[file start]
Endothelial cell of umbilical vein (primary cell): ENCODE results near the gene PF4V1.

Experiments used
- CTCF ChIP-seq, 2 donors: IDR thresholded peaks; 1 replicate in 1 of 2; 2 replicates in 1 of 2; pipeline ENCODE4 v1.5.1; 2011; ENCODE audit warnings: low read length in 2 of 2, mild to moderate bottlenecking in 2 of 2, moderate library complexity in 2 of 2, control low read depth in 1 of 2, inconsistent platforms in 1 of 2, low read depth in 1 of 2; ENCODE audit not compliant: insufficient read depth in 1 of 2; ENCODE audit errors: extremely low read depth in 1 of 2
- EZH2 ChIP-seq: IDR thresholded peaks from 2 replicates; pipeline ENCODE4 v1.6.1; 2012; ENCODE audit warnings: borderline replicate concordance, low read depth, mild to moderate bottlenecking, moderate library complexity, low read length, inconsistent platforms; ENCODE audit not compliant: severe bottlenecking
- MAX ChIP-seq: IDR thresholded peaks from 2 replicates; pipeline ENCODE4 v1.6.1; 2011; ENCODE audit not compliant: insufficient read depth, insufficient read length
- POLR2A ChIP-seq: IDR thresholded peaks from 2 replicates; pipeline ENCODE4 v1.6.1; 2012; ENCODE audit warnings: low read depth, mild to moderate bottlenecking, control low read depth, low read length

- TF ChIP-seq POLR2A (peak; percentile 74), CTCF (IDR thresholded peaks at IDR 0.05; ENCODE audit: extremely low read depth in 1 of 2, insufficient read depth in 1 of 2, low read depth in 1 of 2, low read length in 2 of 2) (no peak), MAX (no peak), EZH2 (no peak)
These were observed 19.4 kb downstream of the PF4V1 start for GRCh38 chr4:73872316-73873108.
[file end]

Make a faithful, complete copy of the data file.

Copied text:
Endothelial cell of umbilical vein (primary cell): ENCODE results near the gene PF4V1.

Experiments used
- CTCF ChIP-seq, 2 donors: IDR thresholded peaks; 1 replicate in 1 of 2; 2 replicates in 1 of 2; pipeline ENCODE4 v1.5.1; 2011; ENCODE audit warnings: low read length in 2 of 2, mild to moderate bottlenecking in 2 of 2, moderate library complexity in 2 of 2, control low read depth in 1 of 2, inconsistent platforms in 1 of 2, low read depth in 1 of 2; ENCODE audit not compliant: insufficient read depth in 1 of 2; ENCODE audit errors: extremely low read depth in 1 of 2
- EZH2 ChIP-seq: IDR thresholded peaks from 2 replicates; pipeline ENCODE4 v1.6.1; 2012; ENCODE audit warnings: borderline replicate concordance, low read depth, mild to moderate bottlenecking, moderate library complexity, low read length, inconsistent platforms; ENCODE audit not compliant: severe bottlenecking
- MAX ChIP-seq: IDR thresholded peaks from 2 replicates; pipeline ENCODE4 v1.6.1; 2011; ENCODE audit not compliant: insufficient read depth, insufficient read length
- POLR2A ChIP-seq: IDR thresholded peaks from 2 replicates; pipeline ENCODE4 v1.6.1; 2012; ENCODE audit warnings: low read depth, mild to moderate bottlenecking, control low read depth, low read length

- TF ChIP-seq POLR2A (peak; percentile 74), CTCF (IDR thresholded peaks at IDR 0.05; ENCODE audit: extremely low read depth in 1 of 2, insufficient read depth in 1 of 2, low read depth in 1 of 2, low read length in 2 of 2) (no peak), MAX (no peak), EZH2 (no peak)
These were observed 19.4 kb downstream of the PF4V1 start for GRCh38 chr4:73872316-73873108.